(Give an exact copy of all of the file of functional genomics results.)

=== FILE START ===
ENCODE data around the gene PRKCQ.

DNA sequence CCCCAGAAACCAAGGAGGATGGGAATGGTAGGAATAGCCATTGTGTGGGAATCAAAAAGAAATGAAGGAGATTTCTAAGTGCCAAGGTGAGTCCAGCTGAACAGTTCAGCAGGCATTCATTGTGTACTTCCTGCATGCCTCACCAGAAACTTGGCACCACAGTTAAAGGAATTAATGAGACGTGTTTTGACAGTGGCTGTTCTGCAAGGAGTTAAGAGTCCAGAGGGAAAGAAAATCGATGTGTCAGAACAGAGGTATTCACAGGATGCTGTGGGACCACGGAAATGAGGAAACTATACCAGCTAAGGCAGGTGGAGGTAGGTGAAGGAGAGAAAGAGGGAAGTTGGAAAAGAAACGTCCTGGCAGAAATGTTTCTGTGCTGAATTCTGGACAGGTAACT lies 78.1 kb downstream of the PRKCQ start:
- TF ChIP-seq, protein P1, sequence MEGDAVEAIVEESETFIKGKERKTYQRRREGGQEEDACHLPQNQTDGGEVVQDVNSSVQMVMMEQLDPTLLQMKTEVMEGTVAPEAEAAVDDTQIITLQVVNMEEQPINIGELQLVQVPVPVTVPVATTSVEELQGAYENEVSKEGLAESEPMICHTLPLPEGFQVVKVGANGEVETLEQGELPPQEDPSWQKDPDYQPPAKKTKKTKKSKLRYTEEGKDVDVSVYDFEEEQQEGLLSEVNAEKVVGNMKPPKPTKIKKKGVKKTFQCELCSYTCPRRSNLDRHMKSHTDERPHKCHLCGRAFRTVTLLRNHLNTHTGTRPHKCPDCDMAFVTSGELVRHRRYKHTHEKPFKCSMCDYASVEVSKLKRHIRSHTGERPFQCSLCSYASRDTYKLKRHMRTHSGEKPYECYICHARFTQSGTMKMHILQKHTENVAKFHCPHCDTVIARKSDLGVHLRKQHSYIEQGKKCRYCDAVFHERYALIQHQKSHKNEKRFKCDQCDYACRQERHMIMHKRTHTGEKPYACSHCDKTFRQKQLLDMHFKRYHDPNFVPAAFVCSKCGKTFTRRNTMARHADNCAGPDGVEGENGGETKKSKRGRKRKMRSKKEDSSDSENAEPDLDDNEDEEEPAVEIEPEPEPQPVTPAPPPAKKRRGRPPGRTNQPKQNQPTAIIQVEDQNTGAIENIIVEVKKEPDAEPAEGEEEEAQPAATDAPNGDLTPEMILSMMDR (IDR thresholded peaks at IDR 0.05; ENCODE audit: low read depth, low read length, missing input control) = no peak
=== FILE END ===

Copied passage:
ENCODE data around the gene PRKCQ.

DNA sequence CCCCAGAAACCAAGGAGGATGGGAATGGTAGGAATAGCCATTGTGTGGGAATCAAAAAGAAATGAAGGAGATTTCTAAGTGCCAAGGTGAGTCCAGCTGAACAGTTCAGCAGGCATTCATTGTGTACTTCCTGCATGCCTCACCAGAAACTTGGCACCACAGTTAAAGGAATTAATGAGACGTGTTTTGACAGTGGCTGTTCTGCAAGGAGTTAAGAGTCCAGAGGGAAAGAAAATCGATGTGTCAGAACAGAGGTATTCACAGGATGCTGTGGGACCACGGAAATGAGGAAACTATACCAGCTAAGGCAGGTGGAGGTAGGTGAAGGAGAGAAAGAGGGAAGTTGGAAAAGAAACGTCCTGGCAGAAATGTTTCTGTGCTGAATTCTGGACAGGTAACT lies 78.1 kb downstream of the PRKCQ start:
- TF ChIP-seq, protein P1, sequence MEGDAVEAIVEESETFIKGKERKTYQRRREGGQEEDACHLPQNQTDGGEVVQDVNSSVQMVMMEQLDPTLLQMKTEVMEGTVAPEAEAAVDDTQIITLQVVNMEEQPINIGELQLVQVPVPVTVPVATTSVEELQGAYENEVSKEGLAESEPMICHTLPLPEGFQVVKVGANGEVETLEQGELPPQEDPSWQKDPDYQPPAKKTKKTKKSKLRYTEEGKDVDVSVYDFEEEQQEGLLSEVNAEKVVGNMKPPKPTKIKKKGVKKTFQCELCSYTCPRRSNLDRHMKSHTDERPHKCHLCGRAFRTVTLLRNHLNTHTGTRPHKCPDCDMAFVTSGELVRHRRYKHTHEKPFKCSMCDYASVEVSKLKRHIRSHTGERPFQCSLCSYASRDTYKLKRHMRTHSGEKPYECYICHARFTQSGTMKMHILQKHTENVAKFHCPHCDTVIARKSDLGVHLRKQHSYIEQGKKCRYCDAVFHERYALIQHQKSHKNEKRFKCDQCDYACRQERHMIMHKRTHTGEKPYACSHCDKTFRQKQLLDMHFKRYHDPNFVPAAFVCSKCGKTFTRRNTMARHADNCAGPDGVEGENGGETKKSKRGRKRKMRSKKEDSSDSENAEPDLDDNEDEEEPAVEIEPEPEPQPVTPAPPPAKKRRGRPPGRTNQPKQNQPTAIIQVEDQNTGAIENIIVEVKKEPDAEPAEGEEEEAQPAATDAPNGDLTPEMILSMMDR (IDR thresholded peaks at IDR 0.05; ENCODE audit: low read depth, low read length, missing input control) = no peak